A nice new feature in PowerBuilder 10 is that we can expose a component directly as a Web service from within PowerBuilder. Just look at the component's properties in the project painter (see Figure 2). You no longer need to use the Eclipse plugin for EAServer to make a component available as a Web service during deployment of the component. You also don't need to use the EAServer manager to create and compile stubs and skeletons for the component.
We want to implement two clients, one written in PowerBuilder and the other in PocketBuilder. It's possible to use just one code basis for both versions; however, I wanted to use the new Web service client enhancements in PowerBuilder 10 that are not available in PocketBuilder. Therefore we'll have to use PocketSOAP to communicate with EAServer from PocketBuilder. We'll build the client, from which we'll be able to fire an MP3 media file on the server (see Figure 3). In order for a client to call our Web service, we need to provide a WSDL file that defines the interface to a Web service. When we publish our component the WSDL file is created for us within EAServer. To access the WSDL file through our PowerBuilder client in order to create a proxy, we use the new Web service Proxy Wizard (see Listing 2). We just enter the URL to the WSDL file and the project will create a proxy object into our client library. To use the proxy object don't forget to add the needed SOAP objects to the Library Search Path (simply add %Sybase%SharedPowerBuilder pbsoapclient100.pbd) and don't forget to distribute that PBD with your application. The next step is to code the call of the Web service to get the file list (which you can see in Figure 3) and to start and stop the MP3 file on the server.
To implement the mobile client using PocketBuilder, we have to implement some things differently. At the moment PocketBuilder has no direct EAserver support or Web services support. To overcome this we'll use PocketSOAP, an open source SOAP client COM component for the Windows family, originally targeted at the Pocket PC (therefore the name PocketSOAP). However, there is also a free Win32 version that works on Windows 95/98/Me/NT4/2000/XP. Download PocketSOAP for free at www.pocketsoap.com. You'll find an interface for PocketBuilder on CodeXchange; it's an external DLL that provides simple access to the PocketSOAP package (don't forget to deploy the dll to the Windows directory on your Pocket PC). You see the actual implementation for PocketBuilder in Listing 3.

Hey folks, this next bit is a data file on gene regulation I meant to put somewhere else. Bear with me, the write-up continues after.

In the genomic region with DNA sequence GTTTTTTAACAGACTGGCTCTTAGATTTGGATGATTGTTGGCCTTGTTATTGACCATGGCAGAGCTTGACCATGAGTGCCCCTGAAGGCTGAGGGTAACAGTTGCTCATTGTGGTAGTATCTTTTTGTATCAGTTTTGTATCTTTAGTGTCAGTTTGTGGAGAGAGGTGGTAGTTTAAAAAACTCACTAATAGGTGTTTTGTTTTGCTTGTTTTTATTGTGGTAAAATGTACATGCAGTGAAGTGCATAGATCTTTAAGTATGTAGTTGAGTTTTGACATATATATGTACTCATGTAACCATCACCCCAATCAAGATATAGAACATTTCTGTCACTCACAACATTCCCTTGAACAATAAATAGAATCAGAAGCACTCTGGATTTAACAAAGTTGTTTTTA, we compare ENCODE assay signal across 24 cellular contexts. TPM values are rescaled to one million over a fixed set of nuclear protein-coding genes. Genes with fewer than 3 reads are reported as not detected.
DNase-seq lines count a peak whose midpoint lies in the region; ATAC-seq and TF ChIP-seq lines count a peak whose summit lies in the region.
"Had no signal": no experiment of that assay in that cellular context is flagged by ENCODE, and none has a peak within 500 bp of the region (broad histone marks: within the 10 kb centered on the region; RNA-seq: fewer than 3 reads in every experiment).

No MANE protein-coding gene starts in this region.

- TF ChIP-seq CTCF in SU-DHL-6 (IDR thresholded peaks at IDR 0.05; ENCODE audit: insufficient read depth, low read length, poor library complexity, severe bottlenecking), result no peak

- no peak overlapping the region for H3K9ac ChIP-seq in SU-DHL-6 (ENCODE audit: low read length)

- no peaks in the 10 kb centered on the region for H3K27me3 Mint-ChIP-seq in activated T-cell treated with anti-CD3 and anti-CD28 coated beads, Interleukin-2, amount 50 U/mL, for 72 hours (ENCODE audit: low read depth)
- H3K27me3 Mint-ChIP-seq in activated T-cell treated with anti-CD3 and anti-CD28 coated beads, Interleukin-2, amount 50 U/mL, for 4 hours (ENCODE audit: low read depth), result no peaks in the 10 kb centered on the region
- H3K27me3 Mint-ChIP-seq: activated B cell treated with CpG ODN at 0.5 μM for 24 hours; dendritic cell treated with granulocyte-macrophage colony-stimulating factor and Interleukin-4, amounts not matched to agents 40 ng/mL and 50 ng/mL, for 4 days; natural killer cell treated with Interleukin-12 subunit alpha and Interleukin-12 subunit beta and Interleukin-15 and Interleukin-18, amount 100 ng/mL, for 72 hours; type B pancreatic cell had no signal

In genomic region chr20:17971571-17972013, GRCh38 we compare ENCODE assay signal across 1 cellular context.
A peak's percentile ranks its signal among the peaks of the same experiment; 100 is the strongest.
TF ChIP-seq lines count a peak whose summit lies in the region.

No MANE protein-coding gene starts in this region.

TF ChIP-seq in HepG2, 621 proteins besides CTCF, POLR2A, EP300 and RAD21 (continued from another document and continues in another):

- An MP3 file should be played locally. However, the problem is that Web services are not very good for transmitting binary data. One solution would be to send a URL to the client from where the file could be downloaded to the Pocket PC. (Remember that the INET object is not supported in PocketBuilder in its most current version [1.5.2] when this article was written.) To play the file on your handheld you could launch the MediaPlayer with the CreateProcess API (which is already declared in the downloadable application) with the media file as one of the command-line parameters:
CreateProcessW("Program FilesWindows Media Player
8player.exe",ls_mp3File, 0, 0, 0, 0, 0, 0, 0, 0)
- It would be very cool to let the user generate individual playlists and choose songs from different records from different interpreters.
- WAV files can be played by using the MCI functions so it's easy to enhance the jukebox to play, for example, a complete or part of a CD that's in the CD/DVD drive of your server machine.
- AVI files can be played by using the MCI functions, so it would be cool to show the video clip instead of MP3 files.
Sybase is doing a good job of providing developers with all the tools needed to not only build enterprise applications, but also applications that entertain people. Such applications can easily be written with these tools, such as a wide variety of games or the jukebox we have written today.
As you've seen, it's very straightforward to create both a standard and a mobile client. This particular project is still in the early stages (though it already works and does a good job) but it can easily be enhanced. For example, the application could be extended to support some sort of video station (maybe to display music videos instead or in addition to sound files). The full project is available on CodeXchange (http://codexchange.sybase.com) or on Pocket PC.com (www.pocketpc.com). Feel free to enhance it and if you have any questions please don't hesitate to contact me; I'm always glad to be of any help. The tools needed are EAServer, PowerBuilder 9 or 10 for the standard client, and PocketBuilder to build the mobile client. You'll also need PocketSOAP for the mobile client, which is also a free download. I wish you happy coding and have fun at your sessions at TechWave 2004!
- Where Are RIA Technologies Headed in 2008?
- PowerBuilder History - How Did It Evolve?
- Creation and Consumption of Web Services with PowerBuilder
- Cloud People: A Who's Who of Cloud Computing
- DDDW Tips and Tricks
- Cloud Expo 2011 East To Attract 10,000 Delegates and 200 Exhibitors
- Working with SOA & Web Services in PowerBuilder
- Dynamically Creating DataWindow Objects
- OLE - Extending the Capabilities of PowerBuilder
- Cloud Expo and The End of Tech Recession